Throughout my 18 year career at KPFF, many challenging and sometimes odd components have required structural engineering. Here are just a few of the more unique projects I’ve worked on.
Clif Bar collaborated with architecture firm ZGF on a headquarters that would physically embody its active, outdoors-oriented brand. One concept was sculptural elements suspended from the ceiling, representing customers’ and employees’ active lifestyles. The idea was to assemble organic forms from sports equipment like kayaks, snowboards and bicycles. Our job was to help them create lotus flowers, a DNA helix and a comet.
To create a double helix from kayaking equipment, we developed a structural system to stabilized the piece and create a rotational effect. A ½” steel cable was strung from existing timber columns through kayaks and paddles. We hung a cable from the roof in a parabolic shape, then ran an additional cable through paddles before fastening them to a pipe bolted to the columns.
When the pipes were rotated, the Kayak Helix was born.
San Francisco poses many special challenges for engineers and developers, but building a podium for an evil cartoon rabbit was definitely a new one for me.
The Silly Pink Bunny Statue is a beloved San Francisco neighborhood icon that stood at the corner of Haight and Laguna. Unfortunately, it was in the path of the Alchemy by Alta residences, a project adding 330 much needed housing units to the Lower Haight.
Luckily the developer saw the importance of preserving this popular piece to maintain the neighborhood’s character. A new spot nearby was designated for a 1500-pound duplicate to be cast in bronze by the artist Jeremy Fish.
We designed a large concrete slab that ensures the celebrated statue will continue to greet Lower Haight neighbors from its new perch. Because what neighborhood wouldn’t want a little extra security from a Giant Bronze Bunny?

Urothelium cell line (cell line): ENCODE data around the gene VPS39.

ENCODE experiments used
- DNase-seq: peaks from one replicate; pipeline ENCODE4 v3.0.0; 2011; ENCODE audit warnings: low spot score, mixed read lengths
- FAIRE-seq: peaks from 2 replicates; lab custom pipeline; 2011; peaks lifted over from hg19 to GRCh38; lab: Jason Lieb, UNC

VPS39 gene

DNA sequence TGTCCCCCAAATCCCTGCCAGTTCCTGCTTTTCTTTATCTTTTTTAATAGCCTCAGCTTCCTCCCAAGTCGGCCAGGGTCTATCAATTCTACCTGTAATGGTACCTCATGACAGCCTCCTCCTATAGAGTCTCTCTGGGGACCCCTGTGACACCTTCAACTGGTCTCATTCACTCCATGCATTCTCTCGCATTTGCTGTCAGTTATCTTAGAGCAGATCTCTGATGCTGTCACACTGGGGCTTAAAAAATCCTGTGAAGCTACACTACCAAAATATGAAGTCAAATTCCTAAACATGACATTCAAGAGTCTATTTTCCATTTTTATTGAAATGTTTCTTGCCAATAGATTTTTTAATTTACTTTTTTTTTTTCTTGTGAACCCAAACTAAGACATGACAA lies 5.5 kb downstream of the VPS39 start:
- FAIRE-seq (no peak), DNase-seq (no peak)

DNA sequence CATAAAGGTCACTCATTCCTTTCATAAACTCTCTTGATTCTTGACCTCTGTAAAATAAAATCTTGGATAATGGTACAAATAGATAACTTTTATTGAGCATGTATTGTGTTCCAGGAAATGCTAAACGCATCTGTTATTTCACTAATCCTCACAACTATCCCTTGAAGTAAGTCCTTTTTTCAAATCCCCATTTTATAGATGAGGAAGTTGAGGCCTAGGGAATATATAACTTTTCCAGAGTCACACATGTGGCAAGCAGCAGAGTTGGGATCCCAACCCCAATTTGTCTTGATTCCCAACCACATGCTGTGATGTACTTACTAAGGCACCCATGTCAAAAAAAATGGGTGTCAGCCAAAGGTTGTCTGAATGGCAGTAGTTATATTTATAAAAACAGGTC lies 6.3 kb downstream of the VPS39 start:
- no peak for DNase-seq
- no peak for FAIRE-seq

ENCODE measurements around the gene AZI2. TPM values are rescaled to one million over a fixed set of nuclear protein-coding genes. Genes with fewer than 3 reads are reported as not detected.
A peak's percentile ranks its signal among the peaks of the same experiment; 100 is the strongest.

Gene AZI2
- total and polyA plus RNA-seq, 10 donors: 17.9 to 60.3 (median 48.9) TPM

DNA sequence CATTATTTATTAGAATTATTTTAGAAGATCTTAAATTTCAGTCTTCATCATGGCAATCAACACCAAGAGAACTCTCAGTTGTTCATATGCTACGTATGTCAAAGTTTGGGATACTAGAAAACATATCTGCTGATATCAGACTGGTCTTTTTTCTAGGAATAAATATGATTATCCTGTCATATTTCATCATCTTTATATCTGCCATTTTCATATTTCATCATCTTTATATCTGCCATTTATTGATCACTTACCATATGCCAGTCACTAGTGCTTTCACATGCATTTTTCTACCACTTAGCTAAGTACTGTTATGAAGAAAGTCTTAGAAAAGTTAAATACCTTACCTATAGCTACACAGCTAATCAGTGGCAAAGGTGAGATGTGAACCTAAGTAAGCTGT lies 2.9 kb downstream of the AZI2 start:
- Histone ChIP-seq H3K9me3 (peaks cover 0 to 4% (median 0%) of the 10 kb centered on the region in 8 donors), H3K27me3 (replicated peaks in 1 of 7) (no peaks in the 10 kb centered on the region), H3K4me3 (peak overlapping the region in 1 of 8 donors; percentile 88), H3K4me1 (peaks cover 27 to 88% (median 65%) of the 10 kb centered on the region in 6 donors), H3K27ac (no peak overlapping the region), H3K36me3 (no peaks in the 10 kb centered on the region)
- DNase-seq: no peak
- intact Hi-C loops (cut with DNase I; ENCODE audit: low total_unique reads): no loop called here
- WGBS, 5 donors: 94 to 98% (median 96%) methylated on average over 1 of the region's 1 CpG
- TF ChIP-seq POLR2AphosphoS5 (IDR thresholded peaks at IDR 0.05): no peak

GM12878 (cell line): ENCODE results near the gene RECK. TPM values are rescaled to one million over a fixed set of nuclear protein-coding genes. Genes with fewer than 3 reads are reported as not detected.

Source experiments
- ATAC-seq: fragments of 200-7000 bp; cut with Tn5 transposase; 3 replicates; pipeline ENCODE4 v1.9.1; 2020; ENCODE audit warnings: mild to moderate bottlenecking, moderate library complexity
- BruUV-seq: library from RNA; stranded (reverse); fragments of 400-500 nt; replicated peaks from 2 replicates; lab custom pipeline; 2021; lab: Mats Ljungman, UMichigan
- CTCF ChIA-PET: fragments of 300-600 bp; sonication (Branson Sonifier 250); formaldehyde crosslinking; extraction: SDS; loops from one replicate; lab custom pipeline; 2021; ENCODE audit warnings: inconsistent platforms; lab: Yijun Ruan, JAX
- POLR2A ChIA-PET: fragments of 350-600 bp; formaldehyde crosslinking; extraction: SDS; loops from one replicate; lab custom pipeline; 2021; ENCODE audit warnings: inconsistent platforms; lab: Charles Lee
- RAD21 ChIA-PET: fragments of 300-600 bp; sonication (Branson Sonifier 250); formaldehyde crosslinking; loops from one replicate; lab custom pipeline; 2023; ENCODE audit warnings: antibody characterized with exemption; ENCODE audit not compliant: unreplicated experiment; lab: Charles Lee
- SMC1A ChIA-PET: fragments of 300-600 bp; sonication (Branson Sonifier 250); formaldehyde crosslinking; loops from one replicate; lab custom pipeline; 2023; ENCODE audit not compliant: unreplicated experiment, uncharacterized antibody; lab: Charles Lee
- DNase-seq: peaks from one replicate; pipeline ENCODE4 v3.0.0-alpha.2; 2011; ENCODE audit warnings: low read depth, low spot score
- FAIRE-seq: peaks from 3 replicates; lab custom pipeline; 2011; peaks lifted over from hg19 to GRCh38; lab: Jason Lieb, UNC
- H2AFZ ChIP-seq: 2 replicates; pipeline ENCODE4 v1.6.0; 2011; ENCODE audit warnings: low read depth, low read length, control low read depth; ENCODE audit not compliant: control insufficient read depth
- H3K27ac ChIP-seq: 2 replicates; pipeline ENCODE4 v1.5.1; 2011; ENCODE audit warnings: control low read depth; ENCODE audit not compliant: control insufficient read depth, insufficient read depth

Noted Bay Area philanthropic organization The Gordon and Betty Moore Foundation was ready to remodel its tilt-up concrete building. The office layout separated its staff into office space on either side of the lobby. Moore’s desired solution was to add a bridge to link both sides together.
We were given the challenge to make the footbridge look as if it is cantilevered off a cross-laminated timber beam. To do this we anchored one side of the bridge to the base of the beam, and hung the other side from tubular steel hangars – balancing the load.
The stunning glass and wood bridge extends across the lobby and dramatically brings together both sides of the office.
Highland Hall is the first residential building on the Stanford Campus to be designed for an enhanced seismic performance criteria, providing Class 2, or “function critical” performance as defined by the University’s Seismic Engineering. KPFF collaborated with Stanford to explore the benefits and impacts of designing on-campus student housing for enhanced seismic criteria.
The tower in Highland Hall’s reception courtyard features a dramatic, open-faced stair. Steel framing supports the precast concrete stairs, above which the roof cantilevers thirteen feet in two directions. Moment frames brace the stair tower in one direction, and wood shear walls resist lateral loads in the other direction. The tower is laterally tied to the building, and the design accounted for the added seismic mass and different stiffness of the steel and timber systems.
The third courtyard features a twenty-eight-foot-tall corrugated, corten steel sculpture that clads the building and is suspended from the fourth floor spanning down to the second floor. The sculpture is attached to a column-free area of the building supported by beams at each floor. To allow for thermal growth of the steel the entire weight of the sculpture is supported by the fourth floor.